• by Toth (36602)

              If the oil companies had their way, the spill would not have taken place. The Business Proposal was the Mackenzie Valley pipeline. The environmental folks opposed it because it. There were hearings and it was denied. "The noise of construction might frighten the caribou.!", etc.

        • by uncqual (836337)

          Perhaps we should assess every person (and their heirs if they are no longer alive) who bought gasoline from Exxon over the prior 20 years an annual surcharge. After all, they presumably benefited in the form of lower prices derived from Exxon (and most everyone else) not using more collision resistant tankers. These people should have, instead, sought out the most ecologically friendly oil company's products - they instead chose to bury their heads in the sand and go with the lowest cost gasoline and were

          • by AK Marc (707885)
            The customers have no knowledge of, nor ability to change, Exxon's practices. Even if *nobody* bought Exxon gasoline, they would have bought gasoline handled by Exxon. They just wouldn't have known.
            • Then again, no one on the board knew of the captain's little toke habit, and I doubt that they knew anything about the efficacy of their cleanup plan beforehand, at least outside of having some ostensibly smart consultants say "oh, this will work perfectly!"

              Plausible deniability works in both directions too...

        • 50% of profits as a cap on liability? Great!

          Now smaller unprofitable oil companies can take big risks.

      • by gl4ss (559668)

        if you punished them for 30 billion dollars then you would have the 30 billion dollars for the cleanup and if it was too much the remaining tankers and oil refineries sold to highest bidder so I don't really see the downside there..

        • by Firethorn (177587)

          I don't really see the downside there..

          I don't see it mentioned in this article, but I've read that part of the problem is that existing cleanup methods cause more damage to the enviornment than the oil does. The scrubbing, soaps and such required damages the coastline as well. It's faster to let it degrade naturally, though that can take decades with the colder temperatures up there.

        • if you punished them for 30 billion dollars then you would have the 30 billion dollars for the cleanup and if it was too much the remaining tankers and oil refineries sold to highest bidder so I don't really see the downside there..

          ...which would last only as long as it takes for prices at the gas pump to skyrocket, at which point the public would take up pitchforks and torches and demand that the company's assets be put back to work again immediately.

          There really aren't that many oil companies out there, and taking one out would put a pretty big dent in the global logistics. Petroleum, like Spice, must flow.

      • I think this is appropriate here: http://www.smbc-comics.com/?id... [smbc-comics.com]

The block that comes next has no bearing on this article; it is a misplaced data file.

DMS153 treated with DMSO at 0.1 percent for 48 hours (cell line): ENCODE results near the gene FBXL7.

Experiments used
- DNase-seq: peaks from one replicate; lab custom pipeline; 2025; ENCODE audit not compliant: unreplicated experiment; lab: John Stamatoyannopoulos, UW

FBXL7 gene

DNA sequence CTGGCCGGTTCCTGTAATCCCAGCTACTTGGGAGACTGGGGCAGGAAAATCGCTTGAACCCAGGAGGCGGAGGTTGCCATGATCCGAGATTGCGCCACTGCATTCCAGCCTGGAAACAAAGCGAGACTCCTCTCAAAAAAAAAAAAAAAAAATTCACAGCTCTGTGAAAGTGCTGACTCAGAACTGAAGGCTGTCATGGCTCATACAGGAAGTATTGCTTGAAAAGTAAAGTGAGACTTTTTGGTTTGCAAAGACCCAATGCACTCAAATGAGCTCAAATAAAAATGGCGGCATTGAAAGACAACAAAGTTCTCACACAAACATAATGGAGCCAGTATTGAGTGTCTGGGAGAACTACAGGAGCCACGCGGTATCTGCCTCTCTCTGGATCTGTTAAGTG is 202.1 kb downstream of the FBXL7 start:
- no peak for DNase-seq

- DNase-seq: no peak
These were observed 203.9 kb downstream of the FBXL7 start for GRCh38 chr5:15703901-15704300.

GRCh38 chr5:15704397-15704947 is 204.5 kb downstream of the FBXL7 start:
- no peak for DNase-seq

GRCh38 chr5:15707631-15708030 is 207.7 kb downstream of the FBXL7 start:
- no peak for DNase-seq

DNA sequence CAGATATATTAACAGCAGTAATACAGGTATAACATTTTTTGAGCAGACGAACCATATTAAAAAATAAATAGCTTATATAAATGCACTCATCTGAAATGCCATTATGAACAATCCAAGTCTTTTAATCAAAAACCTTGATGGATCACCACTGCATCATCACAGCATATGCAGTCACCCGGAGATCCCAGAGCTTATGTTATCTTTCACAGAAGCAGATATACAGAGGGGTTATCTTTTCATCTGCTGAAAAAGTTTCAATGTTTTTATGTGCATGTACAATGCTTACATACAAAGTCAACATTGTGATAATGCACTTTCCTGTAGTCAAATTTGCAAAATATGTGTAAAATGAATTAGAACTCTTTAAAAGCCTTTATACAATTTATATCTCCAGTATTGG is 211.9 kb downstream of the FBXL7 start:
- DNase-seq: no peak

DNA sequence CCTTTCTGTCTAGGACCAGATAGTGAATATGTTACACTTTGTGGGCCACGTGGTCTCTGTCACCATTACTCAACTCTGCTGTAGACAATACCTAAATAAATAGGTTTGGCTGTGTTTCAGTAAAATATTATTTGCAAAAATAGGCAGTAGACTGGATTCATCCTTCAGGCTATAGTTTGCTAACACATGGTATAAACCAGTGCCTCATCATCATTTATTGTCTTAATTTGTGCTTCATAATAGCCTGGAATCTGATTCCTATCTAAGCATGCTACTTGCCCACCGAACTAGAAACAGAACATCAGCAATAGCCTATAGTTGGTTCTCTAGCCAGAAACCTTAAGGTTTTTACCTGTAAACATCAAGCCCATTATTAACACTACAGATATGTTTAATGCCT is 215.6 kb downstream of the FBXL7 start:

• by AK Marc (707885)
        Their market cap was such that if they didn't pay, you nationalize them, then sell off the parts (stock or equipment, depending on which is worth more). And you'd get a better result.
    • Exxon should have been made responsible for taking care of the entire area until all the oil was cleaned up

      It would be far better to fine them, and then use the money for something that actually makes sense. Spraying harsh detergents into the water is doing more harm than good. Wiping rocks off with paper towels is just moving the oil from one place to another while consuming lots of paper towels. Neither would make much difference on a coastline a thousand miles long. Instead, the money should be spent on prevention: double hulled tankers, better navigation equipment, faster/better first responders, etc.

    • Why is everything couched as if it's either; a tiny pittance of responsibility or "they go out of business -- JOBS - OMG!!!"? That was a rhetorical question. It's advantageous to companies like Exxon that the argument always be; Free Enterprise vs. No Enterprise.

      Exxon got the contract to extract the oil from the Inuit because they PROMISED to have radar and warning systems set in place and not crash their tankers. The "big lie" is that a one drunk captain crashed the ship -- and he went along with it. Ther

    • by operagost (62405)

      25 years ago, this WAS considered an adequate cleanup. This may shock Slashdot, but we're come very far since then. That's why the Deepwater Horizon spill cleanup was so effective.

      Perhaps it would help if I quoted the part of the article that WASN'T in the summary:

      Researchers aren't sure how much oil remains ensconced under these bouldersâ€"that would require a different kind of study. "We think it's low levels," says Irvine. "Quite frankly, I didn't think [oil] would be there becaus

  • "It's like mayonnaise left out on the counter. The surface will crust over, but the inside of the clump still looks like mayonnaise,"

    I don't understand that analogy. Does someone have a car analogy to explain it for me?

    • Re: (Score:3, Funny)

      by laejoh (648921)
      Here you are: "It's like mayonnaise left out on the roof of your car. The surface will crust over, but the inside of the clump still looks like mayonnaise,"
  • by MrKaos (858439) on Monday March 03, 2014 @05:34AM (#46386379) Journal
    Deep Water horizon is all cleaned up. All gone.
    • by PPH (736903)

      Aside from differences in the type of crude, I suspect that the breakdown speed has a lot to do with water temperature. The bacteria that eat the crude probably do a lot better in the warm Gulf waters than in Alaska.

    • by plopez (54068)

      And the rig workers who died have been resurrected.

    • by Algae_94 (2017070)

      Big difference in water temperatures in the two locations. There was also 20+ years of knowledge gained from spill cleanups between the two accidents.

  • Irvine explains. It's like mayonnaise left out on the counter. The surface will crust over, but the inside of the clump still looks like mayonnaise, she explains.'"

    Hate to think what this girls kitchen looks like.